“This year’s season is going to be different in that during the holiday seasons, Halloween and Christmas we are going to be doing some different events,” says Scott. “This Halloween we will have activities to support the haunted house that will be at the Azeka mall. So we will be doing things like zombie face painting, having a Rocky Horror night and things like that. There will be a like a Halloween festival happening in the mall itself. For Christmas we are going to be doing something called the Naughty Noel, a Variety Show directed by Sarah Loney Marks, Felicia Chernicki-Wulf. It will be something a little bit different to sort of balance the fun and sugary sweet Elf that is at the Iao Theatre. Elf is such a delightful family show, so Naughty Noel is going to be almost the opposite, you know, you might not want to bring your kids to this one. But it will be fun and holiday festive nonetheless.”
For the other upcoming shows there will be a comedy by Terrance McNally which is called ‘Its Only a Play’ in January.
“It is a lovely homage to theatre itself and the kinds of people that do theatre,” says Scott. “It is very funny. That will be followed by a farce called ‘Black Comedy’ which will also be shown with a Christopher Durang farce called ‘Dentity Crisis’. Those will be directed by Lisa Teichner, she is the queen of farce. Those are going to be very good. Then our musical this season will be ‘Avenue Q’ which is an adult version of Sesame Street directed by David Belew. It is done with puppets but it is not a children’s show by any means. We close our season with a piece called ‘Sleuth’ which is a two person mystery in June.”
ProArts also started a youth theatre which will do its second production, Aladdin Jr. in November directed by Kristin Otterson and Francis Taua. ProArts plans to also do a new youth production in the spring too.
Scott says she likes to keep the legacy of the founder, the late Jonathan Lehman, close while she works on the season, but she is also expanding what the scope of ProArts does to keep up with the community needs.
“I personally really appreciated Jonathan Lehman’s vision and I do my best to uphold it as we move forward and grow,” says Scott. “I want to keep the core of his vision but I would also like us to expand and blossom out. He supported Kamp Krazy Tales but he would not have done a youth theatre or something like that, so that is how we are growing. But I do like to uphold his vision of doing smaller, more intimate and occasionally edgier shows. He was willing to take some risks and I like to follow in those footsteps as much as I can, but also knowing we do need to sell tickets. It’s a little bit of a dance. You never really know. I like to take a risk every now and then but you have to be careful.”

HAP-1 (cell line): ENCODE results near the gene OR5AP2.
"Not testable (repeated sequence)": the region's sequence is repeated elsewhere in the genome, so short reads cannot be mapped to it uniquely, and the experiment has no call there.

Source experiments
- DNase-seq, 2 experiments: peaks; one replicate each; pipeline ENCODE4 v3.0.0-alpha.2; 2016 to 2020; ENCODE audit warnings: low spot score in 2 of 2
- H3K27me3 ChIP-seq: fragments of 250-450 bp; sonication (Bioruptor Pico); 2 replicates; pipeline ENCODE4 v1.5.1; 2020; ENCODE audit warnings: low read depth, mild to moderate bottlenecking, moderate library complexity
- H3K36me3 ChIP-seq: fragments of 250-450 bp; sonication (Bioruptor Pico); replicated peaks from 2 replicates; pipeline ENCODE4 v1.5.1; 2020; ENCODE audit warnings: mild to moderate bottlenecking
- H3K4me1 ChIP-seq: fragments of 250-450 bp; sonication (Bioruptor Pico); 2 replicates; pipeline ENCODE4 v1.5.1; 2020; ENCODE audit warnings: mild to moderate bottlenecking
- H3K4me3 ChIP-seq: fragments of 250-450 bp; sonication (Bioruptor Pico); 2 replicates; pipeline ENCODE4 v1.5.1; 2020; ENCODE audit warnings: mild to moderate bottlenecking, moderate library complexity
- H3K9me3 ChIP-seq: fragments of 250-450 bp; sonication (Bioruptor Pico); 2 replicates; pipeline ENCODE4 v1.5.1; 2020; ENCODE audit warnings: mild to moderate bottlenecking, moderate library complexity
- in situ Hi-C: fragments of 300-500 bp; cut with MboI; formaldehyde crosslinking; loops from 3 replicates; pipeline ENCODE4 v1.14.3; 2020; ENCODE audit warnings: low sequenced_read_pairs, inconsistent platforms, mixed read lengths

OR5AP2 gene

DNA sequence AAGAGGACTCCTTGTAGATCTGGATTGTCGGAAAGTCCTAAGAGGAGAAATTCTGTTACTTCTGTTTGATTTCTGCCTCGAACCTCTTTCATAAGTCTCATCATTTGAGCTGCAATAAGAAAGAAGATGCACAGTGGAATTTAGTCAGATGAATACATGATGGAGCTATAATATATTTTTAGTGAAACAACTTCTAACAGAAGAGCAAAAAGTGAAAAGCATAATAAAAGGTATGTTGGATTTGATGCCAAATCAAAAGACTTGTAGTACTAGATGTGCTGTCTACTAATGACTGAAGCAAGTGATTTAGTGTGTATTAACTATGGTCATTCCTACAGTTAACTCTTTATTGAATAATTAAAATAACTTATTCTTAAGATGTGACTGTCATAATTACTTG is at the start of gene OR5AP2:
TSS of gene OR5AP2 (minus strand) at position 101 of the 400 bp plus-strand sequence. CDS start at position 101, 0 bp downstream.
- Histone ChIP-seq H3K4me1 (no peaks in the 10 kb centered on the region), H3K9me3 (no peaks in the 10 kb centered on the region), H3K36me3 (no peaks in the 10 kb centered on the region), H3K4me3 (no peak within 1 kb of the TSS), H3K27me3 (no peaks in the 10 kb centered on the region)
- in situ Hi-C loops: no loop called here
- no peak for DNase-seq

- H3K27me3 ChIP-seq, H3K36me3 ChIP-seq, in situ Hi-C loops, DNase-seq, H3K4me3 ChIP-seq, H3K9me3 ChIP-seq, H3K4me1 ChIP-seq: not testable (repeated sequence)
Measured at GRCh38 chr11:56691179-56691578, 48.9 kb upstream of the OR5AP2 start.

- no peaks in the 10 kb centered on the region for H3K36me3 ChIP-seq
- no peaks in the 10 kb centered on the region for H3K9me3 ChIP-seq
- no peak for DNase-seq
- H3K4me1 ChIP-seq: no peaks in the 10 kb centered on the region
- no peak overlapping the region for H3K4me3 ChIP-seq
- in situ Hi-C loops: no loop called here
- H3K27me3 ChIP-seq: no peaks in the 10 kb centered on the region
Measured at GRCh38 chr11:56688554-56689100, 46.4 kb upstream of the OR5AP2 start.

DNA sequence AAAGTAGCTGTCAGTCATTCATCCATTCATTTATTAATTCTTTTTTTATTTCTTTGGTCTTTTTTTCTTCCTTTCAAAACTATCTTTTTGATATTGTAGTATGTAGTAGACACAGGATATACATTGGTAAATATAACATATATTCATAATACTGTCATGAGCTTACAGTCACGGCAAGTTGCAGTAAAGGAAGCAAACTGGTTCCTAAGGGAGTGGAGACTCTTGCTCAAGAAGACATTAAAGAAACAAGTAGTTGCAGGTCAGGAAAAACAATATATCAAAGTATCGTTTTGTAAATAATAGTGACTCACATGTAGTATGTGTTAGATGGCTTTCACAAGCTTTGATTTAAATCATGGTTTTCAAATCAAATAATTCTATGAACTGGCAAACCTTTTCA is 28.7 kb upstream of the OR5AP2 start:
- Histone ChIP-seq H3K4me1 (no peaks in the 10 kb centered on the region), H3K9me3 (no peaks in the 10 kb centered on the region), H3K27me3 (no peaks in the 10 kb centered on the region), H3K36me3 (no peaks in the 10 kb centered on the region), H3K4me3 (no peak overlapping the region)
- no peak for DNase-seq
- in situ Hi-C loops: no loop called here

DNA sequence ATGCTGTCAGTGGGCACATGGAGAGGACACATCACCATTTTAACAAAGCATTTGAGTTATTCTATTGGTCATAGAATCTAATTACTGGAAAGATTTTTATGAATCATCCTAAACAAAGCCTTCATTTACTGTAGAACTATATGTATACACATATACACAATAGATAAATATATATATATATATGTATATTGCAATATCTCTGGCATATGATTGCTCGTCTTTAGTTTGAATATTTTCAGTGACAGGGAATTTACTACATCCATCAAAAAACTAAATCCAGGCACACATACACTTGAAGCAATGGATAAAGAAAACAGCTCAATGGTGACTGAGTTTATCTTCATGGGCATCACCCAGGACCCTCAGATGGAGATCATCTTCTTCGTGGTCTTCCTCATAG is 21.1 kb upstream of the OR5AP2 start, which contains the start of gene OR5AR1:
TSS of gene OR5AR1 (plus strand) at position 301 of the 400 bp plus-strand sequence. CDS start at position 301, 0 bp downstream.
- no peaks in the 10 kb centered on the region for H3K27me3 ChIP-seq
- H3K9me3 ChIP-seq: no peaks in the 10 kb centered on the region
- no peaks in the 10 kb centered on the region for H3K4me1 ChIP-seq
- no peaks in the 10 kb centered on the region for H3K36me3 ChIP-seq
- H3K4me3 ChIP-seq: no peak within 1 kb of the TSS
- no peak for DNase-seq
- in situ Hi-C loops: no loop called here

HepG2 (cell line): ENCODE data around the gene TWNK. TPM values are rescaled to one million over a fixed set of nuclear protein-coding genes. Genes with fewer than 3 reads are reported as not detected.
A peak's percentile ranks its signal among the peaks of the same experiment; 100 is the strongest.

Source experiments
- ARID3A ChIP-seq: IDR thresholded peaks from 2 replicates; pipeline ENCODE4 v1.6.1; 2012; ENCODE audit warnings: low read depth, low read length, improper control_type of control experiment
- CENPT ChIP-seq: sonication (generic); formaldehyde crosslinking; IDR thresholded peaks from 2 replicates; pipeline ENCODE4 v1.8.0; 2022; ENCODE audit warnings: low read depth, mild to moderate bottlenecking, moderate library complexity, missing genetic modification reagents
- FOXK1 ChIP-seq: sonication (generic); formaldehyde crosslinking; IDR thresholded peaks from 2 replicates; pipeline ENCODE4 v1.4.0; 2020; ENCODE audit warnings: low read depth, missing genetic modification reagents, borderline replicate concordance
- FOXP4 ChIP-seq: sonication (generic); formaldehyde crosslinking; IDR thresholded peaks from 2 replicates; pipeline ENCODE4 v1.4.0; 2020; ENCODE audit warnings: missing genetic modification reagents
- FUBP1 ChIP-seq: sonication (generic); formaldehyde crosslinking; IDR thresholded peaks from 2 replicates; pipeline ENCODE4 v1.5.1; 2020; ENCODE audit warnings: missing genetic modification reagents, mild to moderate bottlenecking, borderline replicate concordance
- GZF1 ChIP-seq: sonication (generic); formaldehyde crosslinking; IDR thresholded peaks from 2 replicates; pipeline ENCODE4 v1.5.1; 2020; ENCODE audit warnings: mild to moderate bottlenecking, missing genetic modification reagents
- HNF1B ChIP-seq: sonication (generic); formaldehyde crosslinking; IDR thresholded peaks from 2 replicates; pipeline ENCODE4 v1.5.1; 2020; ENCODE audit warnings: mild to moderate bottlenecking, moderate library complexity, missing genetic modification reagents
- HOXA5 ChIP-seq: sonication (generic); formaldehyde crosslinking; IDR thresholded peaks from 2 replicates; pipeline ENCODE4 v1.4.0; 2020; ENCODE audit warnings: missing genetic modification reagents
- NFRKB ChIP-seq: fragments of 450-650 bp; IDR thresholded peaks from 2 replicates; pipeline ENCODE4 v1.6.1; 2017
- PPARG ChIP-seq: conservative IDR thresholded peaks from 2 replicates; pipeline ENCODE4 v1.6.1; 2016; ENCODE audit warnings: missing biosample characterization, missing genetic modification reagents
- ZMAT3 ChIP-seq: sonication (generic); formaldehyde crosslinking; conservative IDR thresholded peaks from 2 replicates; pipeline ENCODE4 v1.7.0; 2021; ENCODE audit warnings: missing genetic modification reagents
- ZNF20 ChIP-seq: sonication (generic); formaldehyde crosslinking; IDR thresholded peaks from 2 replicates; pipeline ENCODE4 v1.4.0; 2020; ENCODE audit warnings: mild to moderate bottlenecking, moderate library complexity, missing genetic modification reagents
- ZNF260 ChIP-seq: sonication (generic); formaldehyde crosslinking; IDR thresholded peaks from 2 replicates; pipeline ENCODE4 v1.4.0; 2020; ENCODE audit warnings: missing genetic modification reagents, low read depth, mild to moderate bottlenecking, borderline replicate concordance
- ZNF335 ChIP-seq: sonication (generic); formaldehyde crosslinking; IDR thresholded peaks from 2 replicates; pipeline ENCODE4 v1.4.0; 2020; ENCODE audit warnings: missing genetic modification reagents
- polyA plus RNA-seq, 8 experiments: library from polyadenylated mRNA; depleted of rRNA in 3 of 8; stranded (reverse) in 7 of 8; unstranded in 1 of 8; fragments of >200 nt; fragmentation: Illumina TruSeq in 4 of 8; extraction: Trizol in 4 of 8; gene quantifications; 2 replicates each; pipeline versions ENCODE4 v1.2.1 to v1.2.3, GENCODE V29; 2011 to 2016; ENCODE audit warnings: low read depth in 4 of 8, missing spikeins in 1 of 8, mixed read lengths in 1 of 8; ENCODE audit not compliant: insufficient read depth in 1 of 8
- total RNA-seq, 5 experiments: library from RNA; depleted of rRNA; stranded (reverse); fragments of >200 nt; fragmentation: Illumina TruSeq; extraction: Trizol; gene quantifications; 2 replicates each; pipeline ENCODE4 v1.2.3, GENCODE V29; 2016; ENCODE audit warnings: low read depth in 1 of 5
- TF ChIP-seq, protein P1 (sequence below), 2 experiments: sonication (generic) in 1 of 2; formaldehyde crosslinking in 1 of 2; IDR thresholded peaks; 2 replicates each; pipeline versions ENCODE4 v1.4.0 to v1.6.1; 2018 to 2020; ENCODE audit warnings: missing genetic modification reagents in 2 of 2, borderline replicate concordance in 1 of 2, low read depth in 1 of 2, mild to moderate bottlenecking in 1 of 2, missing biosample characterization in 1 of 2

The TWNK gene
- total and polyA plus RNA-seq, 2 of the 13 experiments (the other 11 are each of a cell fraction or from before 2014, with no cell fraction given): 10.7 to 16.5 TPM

‘Other Desert Cities’ is such an amazing play. At one point in act one Aunt Silda says “Telling the truth is a very expensive hobby,” as she supports Brooke on writing her emotional family memoir, but everything is not as it seems. When Brooke says, “I’m past the point of good manners” you really aren’t sure if the family can keep it together. This is one rollercoaster ride you need to see to the end, because the twist is so juicy and good.
“It’s a dramedy,” says Scott. “It’s very wittily written. It’s got some really fun moments and then it has some really dramatic moments. It’s like being with the family. Sometimes you laugh sometimes you cry, sometimes it’s all in the span of 20 minutes.”
Go see ‘Other Desert Cities’ opening this Friday and showing for the next three weekends. Tickets are available by calling 808-463-6550 or go to ProArtsMaui.com.
OTHER DESERT CITIES – Fri. Sep 21 – Sun. Oct 7. Brooke Wyeth returns home to Palm Springs after a six-year absence to celebrate Christmas with her parents, her brother, and her aunt. Brooke announces that she is about to publish a memoir dredging up a pivotal and tragic event in the family’s history – a wound they don’t want reopened. In effect, she draws a line in the sand and dares them all to cross it. Showtimes: Thursday-Saturday at 7:30pm (no performance on Sep. 29) and Sunday at 3pm (two performances on Sep. 30, 2pm and 7pm). ProArts Playhouse, (1280 S Kihei Rd.); 808-463-6550; Proartsmaui.com